The 18th escort taskforce of the Chinese People's Liberation Army Navy (PLAN) and the US Navy guided missile destroyer USS Sterett (DDG-104) conduct a China-U.S. joint maritime anti-piracy drill in the waters of the Gulf of Aden on Dec. 11, 2014. (Photo: Sun Haichao).

The 18th escort taskforce of the Chinese People’s Liberation Army Navy (PLAN) and the US Navy guided missile destroyer USS Sterett (DDG-104) conduct a China-U.S. joint maritime anti-piracy drill in the waters of the Gulf of Aden on Dec. 11, 2014. (Photo: Sun Haichao).

Currently the platforms responsible for this mission are surface combatants and Maritime Patrol and Reconnaissance Aircraft (MPRAs). These platforms belong to three multinational forces and four single state task forces are deployed in the region (PLAN, JMSDF, Russian Navy, CTF 151, NATO TF 508 and EUNAVFOR). This is overkill. While the current system has worked, it is large and inefficient and when the political will runs out, this bureaucratic nightmare will be one of the first things to go. Thus there is a need for immediate change.

First of all, the platforms now being used for security operations are not ideal for the job. The P-3 Orion and other manned MPRAs used for wide area maritime surveillance in the area are high value assets in the navies of their respective countries and can be used for missions as diverse anti-submarine to search and rescue missions. In contrast, the MQ-4C Triton Unmanned Aerial System was designed without the anti-surface and anti-sub capabilities of most MPRAs and focused instead on long endurance patrol of large bodies of water. With an acquisition cost only 68% of the P-8A (the US Navy’s current MPRA; US Government Accountability Office, “Defense Acquisitions: Assessment of Selected Weapon Programs“, March 2013, p. 109, 115) along with lower operational costs, the Triton is the clear choice for maritime patrol in low threat environments such as the coast of Somalia.

As for surface combatants, the frigates and destroyers currently allocated for these missions are large and often significantly over-armed for confrontations with pirates in small motorboats. An alternative would be smaller platforms, both manned and unmanned, which could provide sufficient armament and speed to effectively combat the threat while requiring significantly less time, money, and logistical support.

The manned platforms suited to this task that are available for use today are the Cyclone patrol ships, eight of which are currently forward based in the Persian Gulf, the MK VI Patrol Boat, and the MK V Special Operations craft. These craft could be used as a rapid response force, responding to threats at speeds of between 35 knots (the Cyclone) and 50 knots (the MK V) with Intelligence, Surveillance, and Reconnaissance support from Triton UASs in the area. Of course these platforms unfortunately lack the persistence afforded by larger displacement surface combatants, which is where the Unmanned Surface Vehicle (USV) comes in. While the manned platforms listed above are an ideal and sufficient force to deal with crises such as the successful hijacking of a ship, they lack the ability to stay on station in the shipping lanes for long durations. Having these vessels in position to intercept any threats detected by airborne search radar is essential to prevent hijackings before they happen. The US Navy as well as a number of others have invested in the development of USVs primarily to protect large combatants from swarms of small, hostile boats armed with short range anti-ship missiles. Unfortunately the USVs currently in inventory are not armed but models in the near future will be.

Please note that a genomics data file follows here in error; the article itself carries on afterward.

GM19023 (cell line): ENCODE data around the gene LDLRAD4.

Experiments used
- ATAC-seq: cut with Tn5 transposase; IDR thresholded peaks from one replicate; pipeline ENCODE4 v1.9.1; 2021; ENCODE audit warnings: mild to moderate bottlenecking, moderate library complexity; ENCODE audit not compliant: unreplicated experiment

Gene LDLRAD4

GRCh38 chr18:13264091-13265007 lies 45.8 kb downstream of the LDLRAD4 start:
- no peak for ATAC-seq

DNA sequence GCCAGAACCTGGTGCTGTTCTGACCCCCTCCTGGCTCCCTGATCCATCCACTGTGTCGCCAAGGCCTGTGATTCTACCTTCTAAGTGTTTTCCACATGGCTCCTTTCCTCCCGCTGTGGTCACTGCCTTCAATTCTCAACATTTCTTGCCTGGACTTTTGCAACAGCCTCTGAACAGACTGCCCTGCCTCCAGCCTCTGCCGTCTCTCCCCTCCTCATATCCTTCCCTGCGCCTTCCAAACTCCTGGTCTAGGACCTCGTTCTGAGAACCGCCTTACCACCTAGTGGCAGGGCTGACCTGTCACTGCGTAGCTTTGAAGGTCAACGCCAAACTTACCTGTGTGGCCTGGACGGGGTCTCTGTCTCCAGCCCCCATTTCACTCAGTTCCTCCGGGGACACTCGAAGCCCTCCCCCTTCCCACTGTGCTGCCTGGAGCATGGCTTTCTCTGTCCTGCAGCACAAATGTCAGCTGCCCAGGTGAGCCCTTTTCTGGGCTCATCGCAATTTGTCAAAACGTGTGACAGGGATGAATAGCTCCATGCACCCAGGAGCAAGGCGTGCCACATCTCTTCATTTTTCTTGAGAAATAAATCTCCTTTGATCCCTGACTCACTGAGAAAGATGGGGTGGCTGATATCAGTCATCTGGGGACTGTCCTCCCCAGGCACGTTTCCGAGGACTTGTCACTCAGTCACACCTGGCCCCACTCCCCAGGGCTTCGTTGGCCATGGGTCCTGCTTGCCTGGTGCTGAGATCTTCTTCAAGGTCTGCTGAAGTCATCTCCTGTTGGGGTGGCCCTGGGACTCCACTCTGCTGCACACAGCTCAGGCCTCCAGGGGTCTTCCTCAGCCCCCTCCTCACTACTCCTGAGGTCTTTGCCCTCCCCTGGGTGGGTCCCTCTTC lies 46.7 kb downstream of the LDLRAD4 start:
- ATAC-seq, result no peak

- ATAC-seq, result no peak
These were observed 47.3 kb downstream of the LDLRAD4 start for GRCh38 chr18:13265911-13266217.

Textron Common Unmanned Surface Vehicle. In fall 2014, Textron Systems has won a $33.8 million US Navy contract for the production of the CUSV. It will to be used as the carrier platform for the Unmanned Influence Sweep System (UISS) as part of the LCS’ Mine Countermeasure (MCM) mission package. The first increment of the MCM package — designed to find and neutralize less complex but more plentiful contact mines — is slated to be tested onboard USS Independence (LCS-2) this year.